Malcolm 'Max' DeRungs

Kirker Heights

Forward-thinking economic, social and ecological design for land reclamation and sustainable community development on a property near Concord, CA.

Urban expansion east of the San Francisco bay had avoided the dry, wind blown Contra Costa County hills. But development pressures were high in the early 1980s, and a group of landowners viewed their 420 acre property near Kirker Pass and Mulligan Hill as more than a potential wind farm and regional landfill site for Bay Area refuse.

The land owners envisioned these projects as laying the groundwork for a unique semi-urban ecological type community and hired the office of Richard D. Britz, Architect to create a conceptual site plan and narrative outlining a community built on "Edible City" principles.

The resulting conceptual land use plan and phased implementation proposed to transform an exploitative process into a renewable one by exploring the profitability of sustainable community and ecosystem services concepts.

CONCEPTUAL LAND USE PROPOSAL - PLAN

Income from investments in wind energy production and landfill operations were proposed to fund land reclamation and development of a high-density clustered residential community that augmented well water with rain water and treated its own wastewater locally.

Income from this development phase would subsidize micro-agriculture and ranching biodiversity projects that could bring fresh food products and a degree of income autonomy to the local community.

CONCEPTUAL LAND USE PROPOSAL - SECTION

Land Uses

  • Residential - mixed use density; single family, apartments, townhouses, and condo dwelling units.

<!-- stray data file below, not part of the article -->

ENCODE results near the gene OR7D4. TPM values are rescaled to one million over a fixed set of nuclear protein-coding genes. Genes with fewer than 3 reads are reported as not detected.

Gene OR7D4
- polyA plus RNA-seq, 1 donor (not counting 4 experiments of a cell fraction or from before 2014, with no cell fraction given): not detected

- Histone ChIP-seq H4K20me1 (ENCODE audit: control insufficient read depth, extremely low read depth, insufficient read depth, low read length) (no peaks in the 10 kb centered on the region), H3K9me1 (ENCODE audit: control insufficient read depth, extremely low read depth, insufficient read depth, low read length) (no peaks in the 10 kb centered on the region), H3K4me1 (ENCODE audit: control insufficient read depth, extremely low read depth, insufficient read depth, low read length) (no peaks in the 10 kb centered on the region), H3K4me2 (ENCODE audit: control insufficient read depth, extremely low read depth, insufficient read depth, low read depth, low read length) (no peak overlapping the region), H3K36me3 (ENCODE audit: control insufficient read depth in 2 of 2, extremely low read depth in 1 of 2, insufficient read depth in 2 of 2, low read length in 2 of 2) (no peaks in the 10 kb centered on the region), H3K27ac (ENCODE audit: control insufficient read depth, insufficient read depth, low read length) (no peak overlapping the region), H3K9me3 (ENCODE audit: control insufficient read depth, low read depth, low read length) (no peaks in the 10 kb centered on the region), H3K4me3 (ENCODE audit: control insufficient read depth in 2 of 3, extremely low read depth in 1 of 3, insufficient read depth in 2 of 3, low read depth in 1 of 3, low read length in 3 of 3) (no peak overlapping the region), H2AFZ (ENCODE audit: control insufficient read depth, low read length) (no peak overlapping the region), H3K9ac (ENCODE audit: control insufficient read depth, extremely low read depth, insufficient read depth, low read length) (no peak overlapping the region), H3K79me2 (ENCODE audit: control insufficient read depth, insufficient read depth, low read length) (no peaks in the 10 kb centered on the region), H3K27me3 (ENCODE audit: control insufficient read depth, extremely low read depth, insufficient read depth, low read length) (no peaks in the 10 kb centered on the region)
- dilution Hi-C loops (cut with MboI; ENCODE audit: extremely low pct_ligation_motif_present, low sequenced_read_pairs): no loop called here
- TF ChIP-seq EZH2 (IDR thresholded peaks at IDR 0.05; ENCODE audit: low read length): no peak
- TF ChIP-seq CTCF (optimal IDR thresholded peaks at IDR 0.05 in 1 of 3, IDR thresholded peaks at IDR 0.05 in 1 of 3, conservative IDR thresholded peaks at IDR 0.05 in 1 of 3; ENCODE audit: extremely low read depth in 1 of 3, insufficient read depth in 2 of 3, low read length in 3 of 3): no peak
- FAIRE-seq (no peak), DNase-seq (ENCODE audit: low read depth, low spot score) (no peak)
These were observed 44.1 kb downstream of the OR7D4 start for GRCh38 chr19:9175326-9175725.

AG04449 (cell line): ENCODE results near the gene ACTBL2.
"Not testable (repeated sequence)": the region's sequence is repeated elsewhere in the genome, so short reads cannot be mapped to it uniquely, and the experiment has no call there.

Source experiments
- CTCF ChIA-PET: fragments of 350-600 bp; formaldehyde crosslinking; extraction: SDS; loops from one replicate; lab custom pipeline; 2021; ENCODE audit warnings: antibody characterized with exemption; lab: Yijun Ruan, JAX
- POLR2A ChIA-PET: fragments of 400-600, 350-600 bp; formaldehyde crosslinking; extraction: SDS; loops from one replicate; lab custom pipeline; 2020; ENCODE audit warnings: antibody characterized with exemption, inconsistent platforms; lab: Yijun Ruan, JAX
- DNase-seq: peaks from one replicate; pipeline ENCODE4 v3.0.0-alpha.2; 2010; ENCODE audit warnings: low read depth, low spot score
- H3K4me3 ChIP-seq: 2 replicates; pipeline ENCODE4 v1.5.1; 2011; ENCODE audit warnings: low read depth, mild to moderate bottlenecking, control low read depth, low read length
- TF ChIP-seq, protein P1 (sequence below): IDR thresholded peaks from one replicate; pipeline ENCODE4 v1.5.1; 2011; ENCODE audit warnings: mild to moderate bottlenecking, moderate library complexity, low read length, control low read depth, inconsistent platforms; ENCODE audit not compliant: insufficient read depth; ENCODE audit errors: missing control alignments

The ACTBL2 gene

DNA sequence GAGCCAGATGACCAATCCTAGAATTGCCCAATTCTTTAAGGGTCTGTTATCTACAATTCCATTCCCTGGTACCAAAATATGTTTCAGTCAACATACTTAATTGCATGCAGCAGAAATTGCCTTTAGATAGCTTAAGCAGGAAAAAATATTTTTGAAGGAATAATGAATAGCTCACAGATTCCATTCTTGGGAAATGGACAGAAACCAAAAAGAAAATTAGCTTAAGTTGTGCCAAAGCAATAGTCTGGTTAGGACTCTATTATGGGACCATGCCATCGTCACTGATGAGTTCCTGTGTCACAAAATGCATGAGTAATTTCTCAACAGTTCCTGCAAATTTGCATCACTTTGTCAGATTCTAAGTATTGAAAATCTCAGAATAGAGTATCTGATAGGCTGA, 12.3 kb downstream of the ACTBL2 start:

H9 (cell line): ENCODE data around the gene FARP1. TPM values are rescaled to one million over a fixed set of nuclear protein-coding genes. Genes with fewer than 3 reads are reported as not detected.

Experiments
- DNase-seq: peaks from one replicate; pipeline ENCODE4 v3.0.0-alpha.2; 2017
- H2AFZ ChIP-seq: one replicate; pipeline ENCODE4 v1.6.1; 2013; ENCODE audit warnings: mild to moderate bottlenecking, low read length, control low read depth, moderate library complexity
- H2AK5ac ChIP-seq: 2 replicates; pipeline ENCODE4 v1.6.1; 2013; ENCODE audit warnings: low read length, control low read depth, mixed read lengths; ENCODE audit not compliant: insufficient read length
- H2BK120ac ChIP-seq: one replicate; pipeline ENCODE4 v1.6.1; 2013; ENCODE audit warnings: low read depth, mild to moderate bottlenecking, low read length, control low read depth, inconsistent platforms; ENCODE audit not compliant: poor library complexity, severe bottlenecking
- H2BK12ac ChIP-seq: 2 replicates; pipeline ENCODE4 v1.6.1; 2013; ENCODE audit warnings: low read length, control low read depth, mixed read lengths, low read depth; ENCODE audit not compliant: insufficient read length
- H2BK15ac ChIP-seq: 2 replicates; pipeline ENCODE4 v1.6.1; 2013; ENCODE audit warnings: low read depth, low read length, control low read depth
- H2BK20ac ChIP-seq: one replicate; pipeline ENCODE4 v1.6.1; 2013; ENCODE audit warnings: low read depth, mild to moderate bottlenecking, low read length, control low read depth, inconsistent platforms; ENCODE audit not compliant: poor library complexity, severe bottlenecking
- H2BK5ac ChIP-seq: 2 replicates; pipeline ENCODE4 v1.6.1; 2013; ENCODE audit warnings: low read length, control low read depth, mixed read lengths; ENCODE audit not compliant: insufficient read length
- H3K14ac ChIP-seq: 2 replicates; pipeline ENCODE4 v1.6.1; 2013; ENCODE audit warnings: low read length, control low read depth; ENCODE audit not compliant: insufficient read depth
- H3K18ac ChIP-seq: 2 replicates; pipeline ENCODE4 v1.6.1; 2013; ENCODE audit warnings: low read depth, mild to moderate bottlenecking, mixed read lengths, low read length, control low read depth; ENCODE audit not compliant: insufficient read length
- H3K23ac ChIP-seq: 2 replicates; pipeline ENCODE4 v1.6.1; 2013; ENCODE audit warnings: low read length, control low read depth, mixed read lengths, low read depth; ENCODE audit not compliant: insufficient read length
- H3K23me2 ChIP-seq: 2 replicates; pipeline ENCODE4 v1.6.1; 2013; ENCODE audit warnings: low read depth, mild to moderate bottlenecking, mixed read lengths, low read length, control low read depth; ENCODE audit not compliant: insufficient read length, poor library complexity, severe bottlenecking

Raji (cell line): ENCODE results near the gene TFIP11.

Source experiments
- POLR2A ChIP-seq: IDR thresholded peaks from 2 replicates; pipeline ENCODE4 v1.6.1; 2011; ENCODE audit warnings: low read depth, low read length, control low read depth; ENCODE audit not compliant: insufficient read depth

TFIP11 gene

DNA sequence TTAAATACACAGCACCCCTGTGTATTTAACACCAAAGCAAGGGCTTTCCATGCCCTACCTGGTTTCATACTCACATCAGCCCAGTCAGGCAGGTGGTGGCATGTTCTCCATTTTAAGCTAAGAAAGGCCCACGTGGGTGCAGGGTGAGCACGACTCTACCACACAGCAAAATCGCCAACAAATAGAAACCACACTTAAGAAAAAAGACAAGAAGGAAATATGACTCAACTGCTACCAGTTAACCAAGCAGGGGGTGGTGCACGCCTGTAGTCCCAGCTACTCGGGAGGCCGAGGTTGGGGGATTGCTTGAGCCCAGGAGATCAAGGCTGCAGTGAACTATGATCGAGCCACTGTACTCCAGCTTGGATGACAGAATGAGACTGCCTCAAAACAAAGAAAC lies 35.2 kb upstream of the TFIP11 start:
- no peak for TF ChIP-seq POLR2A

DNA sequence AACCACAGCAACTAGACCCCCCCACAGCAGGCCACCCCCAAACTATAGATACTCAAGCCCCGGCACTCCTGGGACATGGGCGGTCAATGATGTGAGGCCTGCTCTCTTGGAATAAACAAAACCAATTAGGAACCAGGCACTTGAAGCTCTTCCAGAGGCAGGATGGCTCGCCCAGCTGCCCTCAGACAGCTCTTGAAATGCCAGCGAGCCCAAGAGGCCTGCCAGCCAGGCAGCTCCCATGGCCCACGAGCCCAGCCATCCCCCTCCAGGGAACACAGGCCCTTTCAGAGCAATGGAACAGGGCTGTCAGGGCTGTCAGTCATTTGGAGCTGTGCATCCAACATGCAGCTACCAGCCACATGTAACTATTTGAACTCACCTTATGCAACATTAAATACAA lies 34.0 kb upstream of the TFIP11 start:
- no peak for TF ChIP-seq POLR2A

• Commercial - two to three story mixed use; ground floor retail and offices above.
  • Agricultural - small livestock grazing, vineyards, plant nursery, orchard, and urban-scale row crops.
  • Institutional - recreation center and school.
  • Craft Industrial - e.g. glass foundry using silica sand mined locally.
  • Open Space - community park connected to reforested ridges.

Infrastructure

  • Water Management - rainwater catchment and underground storage for potable water and irrigation; wells for underground water quality monitoring.
  • Power Production - wind turbine clusters and substation.
  • Traffic Management - sunken roads blending into hillside, main roadway designed for 30mph speed.
  • Waste Treatment - prepackaged sewage treatment plant.
PHASING AND TOPOGRAPHY - PLAN
  • Phase one - landfill and rock mining development anticipated future roads, contour and future infrastructure needs.
  • Phase two - wind farms anticipated energy infrastructure and grazing needs.
  • Phase three - community development and open space anticipated small scaled agricultural improvements.
  • Phase four - reforestation.
Each land use phase anticipated the next phase.

Features

  • Overlapped agriculture, ranching, and wind energy land uses with regional power transmission line crossing the site.
  • Leveraged property setback on west end of site required by Concord Naval Weapon Storage Station for native forest restoration.
  • Strung residential zones along roads that hugged base of hillside contours, leaving reclaimed flat valley floors for public facilities and open spaces.
  • Connected housing clusters with continuous fingers of open space.
  • Preserved scenic ridges from extraction and reclamation processes.

Meta

On site field analysis. Collected political, economic, social and environmental data with team. Design catalyst and delineator of presentation materials.

Role: Designer

Setting: R. D. Britz, Architect

Location: Eugene, Oregon

Year: 1982